None of the steps followed in the traditional Jewish Passover Seder were invented by Christians. They were established by Jewish people over the centuries and continue to be celebrated in the same order at the same time during the Seder. Simply put, the Jewish tradition of the afikomen is best explained by the Triunity of God which can also be found in the Tanach if one seeks it with an open mind and a desiring heart (Isaiah 48:12-16; 63:7-14).
It is at that very moment in the Upper Room that Yeshua decided to institute something new for His disciples. Something that continues to this day, known as the Lord’s Table, the Lord’s Supper, or Communion. He told the disciples that the broken matzah represented His body when we read in Luke 22:19, “And when He had taken some bread and given thanks, He broke it and gave it to them, saying, “This is My body which is given for you; do this in remembrance of Me.”
Yet, this was only half of the story, as He immediately took the cup to finish His powerful new explanation.
Ha-Geulah (The Third Cup: The Cup of Redemption): As I previously mentioned, Passover includes four cups based on the passage in Exodus 6:6-7. They always have the same name; they always appear in the same order and same placement in the Seder. The first two, the Cup of Blessing and the Cup of Plagues are always consumed prior to the dinner, and the next two, after dinner. In Luke 22:20, we read, “And in the same way He took the cup after they had eaten, saying, “This cup which is poured out for you is the new covenant in My blood.” This is a clear indication that Yeshua would have taken the first cup after dinner or the third one, also known as the Cup of Redemption. The celebration of redemption out of slavery in Egypt into the Promised Land of Israel is still very meaningful to us Jews around the world, but to me, as a Jewish follower of Yeshua the Messiah, it has a greater significance. It means that now I can also celebrate my redemption from the bondage of sin because of His atonement on my behalf, which included His resurrection and ascension until He returns one day in the future to establish the messianic kingdom.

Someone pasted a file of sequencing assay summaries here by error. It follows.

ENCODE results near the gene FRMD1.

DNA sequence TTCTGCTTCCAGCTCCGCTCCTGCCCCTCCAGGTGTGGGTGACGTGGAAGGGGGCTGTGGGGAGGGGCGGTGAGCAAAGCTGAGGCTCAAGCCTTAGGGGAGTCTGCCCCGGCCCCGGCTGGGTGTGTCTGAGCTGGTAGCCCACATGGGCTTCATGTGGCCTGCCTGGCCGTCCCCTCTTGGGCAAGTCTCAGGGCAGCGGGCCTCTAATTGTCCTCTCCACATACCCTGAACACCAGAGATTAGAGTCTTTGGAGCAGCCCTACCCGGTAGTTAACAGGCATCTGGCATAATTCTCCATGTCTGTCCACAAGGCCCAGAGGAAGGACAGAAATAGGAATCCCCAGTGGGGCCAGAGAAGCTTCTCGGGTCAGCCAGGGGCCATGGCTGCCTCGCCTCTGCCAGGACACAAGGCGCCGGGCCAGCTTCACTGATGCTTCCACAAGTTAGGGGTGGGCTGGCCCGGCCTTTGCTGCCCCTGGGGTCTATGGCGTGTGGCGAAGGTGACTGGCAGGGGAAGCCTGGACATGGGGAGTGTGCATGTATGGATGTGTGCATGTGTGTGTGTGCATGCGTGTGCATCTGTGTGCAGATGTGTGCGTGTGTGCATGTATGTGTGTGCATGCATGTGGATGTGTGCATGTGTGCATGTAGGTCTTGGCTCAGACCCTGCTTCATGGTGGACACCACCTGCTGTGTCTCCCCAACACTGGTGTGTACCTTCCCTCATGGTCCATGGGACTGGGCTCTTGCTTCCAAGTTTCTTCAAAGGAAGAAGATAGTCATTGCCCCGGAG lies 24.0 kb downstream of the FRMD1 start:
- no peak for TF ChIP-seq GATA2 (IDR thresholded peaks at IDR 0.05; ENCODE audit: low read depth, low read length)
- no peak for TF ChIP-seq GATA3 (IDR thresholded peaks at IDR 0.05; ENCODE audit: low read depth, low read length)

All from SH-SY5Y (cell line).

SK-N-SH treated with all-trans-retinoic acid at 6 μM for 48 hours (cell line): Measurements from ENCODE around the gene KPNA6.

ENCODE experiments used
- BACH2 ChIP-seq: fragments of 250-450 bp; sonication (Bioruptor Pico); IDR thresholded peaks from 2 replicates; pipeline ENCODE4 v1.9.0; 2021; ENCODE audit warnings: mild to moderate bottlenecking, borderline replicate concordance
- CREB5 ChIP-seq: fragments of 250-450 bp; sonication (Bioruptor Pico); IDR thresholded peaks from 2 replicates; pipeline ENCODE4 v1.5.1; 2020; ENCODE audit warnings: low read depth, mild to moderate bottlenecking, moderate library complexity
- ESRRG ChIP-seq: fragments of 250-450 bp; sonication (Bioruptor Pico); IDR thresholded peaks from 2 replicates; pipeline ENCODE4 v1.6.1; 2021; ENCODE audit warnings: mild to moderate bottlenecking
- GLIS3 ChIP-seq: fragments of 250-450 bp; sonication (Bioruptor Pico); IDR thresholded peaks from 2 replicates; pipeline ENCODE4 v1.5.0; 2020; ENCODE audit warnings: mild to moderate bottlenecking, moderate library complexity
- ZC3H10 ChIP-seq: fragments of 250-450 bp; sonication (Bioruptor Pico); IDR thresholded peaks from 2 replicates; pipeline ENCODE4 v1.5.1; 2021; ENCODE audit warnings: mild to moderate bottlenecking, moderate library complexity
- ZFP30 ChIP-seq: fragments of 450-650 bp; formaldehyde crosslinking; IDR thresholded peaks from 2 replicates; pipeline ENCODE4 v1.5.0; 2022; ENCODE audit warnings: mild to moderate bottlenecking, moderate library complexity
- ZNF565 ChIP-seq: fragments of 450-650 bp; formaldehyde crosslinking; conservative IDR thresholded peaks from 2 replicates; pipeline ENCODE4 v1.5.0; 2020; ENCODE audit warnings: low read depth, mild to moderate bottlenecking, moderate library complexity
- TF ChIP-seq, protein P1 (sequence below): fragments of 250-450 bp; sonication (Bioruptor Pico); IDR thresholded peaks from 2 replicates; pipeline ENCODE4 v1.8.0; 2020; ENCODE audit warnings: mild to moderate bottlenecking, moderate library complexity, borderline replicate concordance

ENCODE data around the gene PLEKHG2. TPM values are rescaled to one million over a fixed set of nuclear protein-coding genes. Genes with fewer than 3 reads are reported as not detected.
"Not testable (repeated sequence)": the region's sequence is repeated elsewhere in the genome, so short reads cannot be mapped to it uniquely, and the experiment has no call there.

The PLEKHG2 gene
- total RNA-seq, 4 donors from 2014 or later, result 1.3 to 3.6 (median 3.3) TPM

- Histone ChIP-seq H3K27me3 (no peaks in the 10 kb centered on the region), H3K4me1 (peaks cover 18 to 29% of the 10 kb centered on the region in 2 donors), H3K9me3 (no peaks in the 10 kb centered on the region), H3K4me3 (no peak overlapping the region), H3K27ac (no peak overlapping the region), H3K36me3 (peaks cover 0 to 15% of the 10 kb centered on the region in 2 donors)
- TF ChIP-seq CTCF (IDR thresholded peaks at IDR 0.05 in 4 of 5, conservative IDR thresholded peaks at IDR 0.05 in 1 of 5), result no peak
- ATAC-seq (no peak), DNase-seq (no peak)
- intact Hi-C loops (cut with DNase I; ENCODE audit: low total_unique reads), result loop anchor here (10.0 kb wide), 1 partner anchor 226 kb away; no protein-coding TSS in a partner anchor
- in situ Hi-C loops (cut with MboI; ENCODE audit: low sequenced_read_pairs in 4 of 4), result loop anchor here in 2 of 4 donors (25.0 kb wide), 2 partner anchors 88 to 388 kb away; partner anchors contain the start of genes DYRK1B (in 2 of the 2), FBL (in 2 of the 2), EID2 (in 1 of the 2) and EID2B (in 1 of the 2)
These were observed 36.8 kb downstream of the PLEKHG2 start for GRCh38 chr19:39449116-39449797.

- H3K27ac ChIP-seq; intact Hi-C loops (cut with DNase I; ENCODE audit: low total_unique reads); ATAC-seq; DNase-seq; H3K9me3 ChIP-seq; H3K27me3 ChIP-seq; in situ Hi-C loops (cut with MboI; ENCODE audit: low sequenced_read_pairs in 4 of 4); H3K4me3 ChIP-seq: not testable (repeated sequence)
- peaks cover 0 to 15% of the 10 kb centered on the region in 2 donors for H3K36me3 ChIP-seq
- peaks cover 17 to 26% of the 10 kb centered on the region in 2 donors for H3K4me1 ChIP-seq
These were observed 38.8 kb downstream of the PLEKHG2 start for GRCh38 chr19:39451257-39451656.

Eliyahu HaNavi (The Prophet Elijah’s Place): From the start of the Seder, a place setting is kept at the family table for Elijah. At the end of the evening, we send a child to open the front door and see if Elijah is on his way. The child returns and confirms that Elijah is not coming. The reason why we invite Elijah has to do with his role in ushering in the Messiah (Malachi 3:1). The majority of Jewish people are still waiting for Messiah to come. If Elijah would show up, it would mean that Messiah is not far behind him. So, it is on a sad note that the Seder almost comes to an end since Elijah hasn’t come yet. As a modern-day disciple of Yeshua, I have more hope because I believe that someone did come in the spirit and power of Elijah and ushered in Messiah Yeshua 2,000 years ago (Luke 1:16-17). The cup of Elijah was fulfilled by Yochanan the Immerser who immersed and introduced Yeshua at the onset of His public ministry.
The Hallel (The Fourth Cup: The Cup of Praise). This is the final cup that everybody drinks, and it is known as the cup of praise. Incidentally, Yeshua might not have partaken of this last cup during the Last Supper as He said, “Take this and share it among yourselves; for I say to you, I will not drink of the fruit of the vine from now on until the kingdom of God comes.” (Luke 22:17-18).
La Shana Haba B’Yerushalaim (Next Year in Jerusalem). Finally, when all has been said, shared and consumed, the family joins in unison for the final joyous greeting La Shana Haba B’Yerushalaim. It is the tradition to wish one another that next year we will celebrate Pesach or Passover in Jerusalem. This had even a greater meaning before the birth of Israel as a modern nation in 1948.
Many people have been to Jerusalem or will visit in their lifetime, and many others never will, but one thing is guaranteed from the Word of God – those who have placed their trust in the death and resurrection of the Yeshua the Lamb of God, will one day be with Him in the New Jerusalem (Revelation 21).
There is nothing better than celebrating Passover and recognizing that it speaks of the redemption of the children of Israel out of Egypt, but also of Yeshua’s followers’ redemption from under the bondage of sin. I have applied the blood of the Lamb of God to the doorpost of my heart and as a result, I fear not the upcoming judgment because I am certain that God will pass over me.
Passover is a beautiful Jewish tradition that also has a powerful prophetic fulfillment. Please make sure God will pass over you so we can celebrate in His kingdom together.